Increasing the activity of older people with long-term pain

Disease - Knee pain, back pain, hip pain

Lead applicant - Dr Clare Jinks

Organisation - Keele University

Type of grant - Clinical Studies

Status of grant - Active

Amount of the original award - £626,115

Start date - 1 July 2018

Reference - 21763

Public Summary

What are the aims of this research?

The aim of this research is to find out if a walking programme (iPOPP) will encourage people over the age of 65, with joint pain, to be more active.

Why is this research important?

People are living longer, which means that conditions like arthritis and joint pain, which are common in older age groups, are having an increased impact on people’s health. Previous research has shown physical activity can reduce the amount of pain people have in their joints, but many people in older age groups find it hard to be active. Walking has shown to be an acceptable activity for older people, so by working with people suffering from joint pain and healthcare staff, a walking intervention programme has been developed.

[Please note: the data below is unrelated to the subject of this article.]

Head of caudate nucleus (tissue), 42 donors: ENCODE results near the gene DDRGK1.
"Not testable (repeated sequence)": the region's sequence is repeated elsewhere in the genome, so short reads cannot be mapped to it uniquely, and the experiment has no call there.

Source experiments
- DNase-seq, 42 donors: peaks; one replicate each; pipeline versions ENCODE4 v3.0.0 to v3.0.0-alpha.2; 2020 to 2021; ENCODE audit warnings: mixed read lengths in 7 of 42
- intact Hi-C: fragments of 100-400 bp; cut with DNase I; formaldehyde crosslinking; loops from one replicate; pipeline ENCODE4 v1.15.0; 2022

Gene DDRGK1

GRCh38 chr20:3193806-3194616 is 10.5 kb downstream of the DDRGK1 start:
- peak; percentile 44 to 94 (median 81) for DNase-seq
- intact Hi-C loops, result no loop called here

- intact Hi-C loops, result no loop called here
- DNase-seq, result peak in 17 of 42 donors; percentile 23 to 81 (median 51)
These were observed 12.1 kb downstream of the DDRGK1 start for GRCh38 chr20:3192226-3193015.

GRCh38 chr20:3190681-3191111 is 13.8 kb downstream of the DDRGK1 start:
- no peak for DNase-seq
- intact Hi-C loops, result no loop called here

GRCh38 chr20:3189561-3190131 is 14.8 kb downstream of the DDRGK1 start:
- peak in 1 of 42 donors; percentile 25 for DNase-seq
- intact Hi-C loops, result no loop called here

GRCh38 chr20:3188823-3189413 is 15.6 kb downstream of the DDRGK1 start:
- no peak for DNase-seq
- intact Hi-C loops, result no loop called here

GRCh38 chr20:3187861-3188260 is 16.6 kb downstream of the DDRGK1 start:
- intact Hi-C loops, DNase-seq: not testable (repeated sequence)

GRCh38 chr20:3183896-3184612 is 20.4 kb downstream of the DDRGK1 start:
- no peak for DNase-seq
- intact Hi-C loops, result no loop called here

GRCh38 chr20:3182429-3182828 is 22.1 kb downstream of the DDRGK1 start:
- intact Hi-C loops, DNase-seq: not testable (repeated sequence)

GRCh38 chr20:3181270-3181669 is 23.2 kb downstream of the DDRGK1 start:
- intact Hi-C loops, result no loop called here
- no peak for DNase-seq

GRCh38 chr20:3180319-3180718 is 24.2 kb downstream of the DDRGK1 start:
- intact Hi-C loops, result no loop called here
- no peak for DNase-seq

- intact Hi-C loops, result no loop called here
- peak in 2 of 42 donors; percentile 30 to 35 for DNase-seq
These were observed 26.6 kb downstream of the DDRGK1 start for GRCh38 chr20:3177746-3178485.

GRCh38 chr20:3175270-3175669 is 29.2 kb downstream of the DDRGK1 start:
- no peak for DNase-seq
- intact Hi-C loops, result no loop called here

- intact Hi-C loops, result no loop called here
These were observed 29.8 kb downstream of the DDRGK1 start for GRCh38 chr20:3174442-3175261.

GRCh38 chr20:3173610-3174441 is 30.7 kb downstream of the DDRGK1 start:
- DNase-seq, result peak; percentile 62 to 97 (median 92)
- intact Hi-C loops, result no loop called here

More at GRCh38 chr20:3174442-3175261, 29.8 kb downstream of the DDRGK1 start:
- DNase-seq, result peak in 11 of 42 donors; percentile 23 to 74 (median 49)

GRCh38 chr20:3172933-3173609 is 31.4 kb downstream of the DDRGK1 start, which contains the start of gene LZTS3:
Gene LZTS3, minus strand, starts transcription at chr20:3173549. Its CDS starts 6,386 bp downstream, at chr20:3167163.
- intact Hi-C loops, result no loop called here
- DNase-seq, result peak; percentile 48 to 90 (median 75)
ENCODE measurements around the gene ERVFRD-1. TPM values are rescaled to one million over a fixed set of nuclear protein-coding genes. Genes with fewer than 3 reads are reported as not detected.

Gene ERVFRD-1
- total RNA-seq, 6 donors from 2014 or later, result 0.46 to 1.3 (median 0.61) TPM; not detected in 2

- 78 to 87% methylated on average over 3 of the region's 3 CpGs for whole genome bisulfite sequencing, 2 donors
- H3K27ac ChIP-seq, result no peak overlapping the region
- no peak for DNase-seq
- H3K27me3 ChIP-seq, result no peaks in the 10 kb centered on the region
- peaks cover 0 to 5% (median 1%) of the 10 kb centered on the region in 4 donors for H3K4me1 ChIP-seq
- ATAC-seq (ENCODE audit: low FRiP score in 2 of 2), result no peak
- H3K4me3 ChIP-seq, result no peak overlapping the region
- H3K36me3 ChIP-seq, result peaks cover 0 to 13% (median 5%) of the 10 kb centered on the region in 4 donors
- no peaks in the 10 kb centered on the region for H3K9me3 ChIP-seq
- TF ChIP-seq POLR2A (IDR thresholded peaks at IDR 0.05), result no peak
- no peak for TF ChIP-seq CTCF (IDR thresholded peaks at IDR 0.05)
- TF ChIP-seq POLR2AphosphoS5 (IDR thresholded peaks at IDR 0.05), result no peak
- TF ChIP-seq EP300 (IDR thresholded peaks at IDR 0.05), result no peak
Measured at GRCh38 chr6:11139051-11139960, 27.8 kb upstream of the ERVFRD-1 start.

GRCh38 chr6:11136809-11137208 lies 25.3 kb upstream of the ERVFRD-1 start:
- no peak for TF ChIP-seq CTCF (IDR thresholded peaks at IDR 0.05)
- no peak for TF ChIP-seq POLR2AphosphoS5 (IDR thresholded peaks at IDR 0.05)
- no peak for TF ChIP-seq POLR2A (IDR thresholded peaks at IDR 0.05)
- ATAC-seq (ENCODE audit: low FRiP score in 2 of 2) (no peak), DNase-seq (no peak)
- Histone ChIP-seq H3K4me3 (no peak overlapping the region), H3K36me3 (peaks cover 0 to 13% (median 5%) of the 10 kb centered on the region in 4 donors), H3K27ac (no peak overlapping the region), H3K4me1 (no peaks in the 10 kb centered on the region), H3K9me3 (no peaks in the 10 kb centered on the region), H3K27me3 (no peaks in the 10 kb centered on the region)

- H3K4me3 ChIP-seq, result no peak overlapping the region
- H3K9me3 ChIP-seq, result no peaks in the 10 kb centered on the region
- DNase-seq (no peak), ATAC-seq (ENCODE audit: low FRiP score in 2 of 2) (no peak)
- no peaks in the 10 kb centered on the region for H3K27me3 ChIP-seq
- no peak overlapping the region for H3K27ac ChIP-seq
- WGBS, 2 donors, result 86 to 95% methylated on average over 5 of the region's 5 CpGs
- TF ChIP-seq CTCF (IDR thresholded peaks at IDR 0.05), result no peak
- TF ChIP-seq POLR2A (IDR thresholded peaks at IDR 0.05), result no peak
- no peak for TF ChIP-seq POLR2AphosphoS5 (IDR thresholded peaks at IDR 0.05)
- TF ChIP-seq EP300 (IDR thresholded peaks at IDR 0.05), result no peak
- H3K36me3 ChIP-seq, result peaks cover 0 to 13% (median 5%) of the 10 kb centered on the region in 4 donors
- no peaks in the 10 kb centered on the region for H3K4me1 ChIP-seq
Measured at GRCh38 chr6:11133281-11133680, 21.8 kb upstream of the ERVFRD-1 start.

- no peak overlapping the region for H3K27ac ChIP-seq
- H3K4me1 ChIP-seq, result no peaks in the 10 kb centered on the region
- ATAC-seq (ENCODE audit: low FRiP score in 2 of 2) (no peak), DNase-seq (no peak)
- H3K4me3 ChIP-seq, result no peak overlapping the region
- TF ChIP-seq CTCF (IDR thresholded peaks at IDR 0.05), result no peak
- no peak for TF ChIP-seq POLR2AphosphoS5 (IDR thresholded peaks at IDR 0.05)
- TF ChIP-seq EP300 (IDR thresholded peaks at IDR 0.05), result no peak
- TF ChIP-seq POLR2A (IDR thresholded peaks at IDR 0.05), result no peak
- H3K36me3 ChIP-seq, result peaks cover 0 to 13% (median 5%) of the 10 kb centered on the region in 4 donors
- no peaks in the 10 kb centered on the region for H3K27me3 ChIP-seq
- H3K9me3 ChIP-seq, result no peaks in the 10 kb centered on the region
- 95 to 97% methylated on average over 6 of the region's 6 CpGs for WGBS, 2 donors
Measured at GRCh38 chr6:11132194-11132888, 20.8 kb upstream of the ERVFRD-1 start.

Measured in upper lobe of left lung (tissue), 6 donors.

People on the programme will have two consultations with a healthcare assistant, be given a pedometer, a pain toolkit, a diary and sent motivational prompts. A smaller study has already been carried out to assess how easy the programme is to deliver and how well received it was. Now, a much larger study will assess the effects of the programme including the cost implications of any health benefits.

How will the findings benefit patients?

It is anticipated that increasing physical activity levels in older people with long-term joint pain will have several benefits for patients' physical and mental health, including less pain and greater physical function, improved mental health, and overall quality of life. This study hopes to show that the iPOPP walking programme will help deliver these results.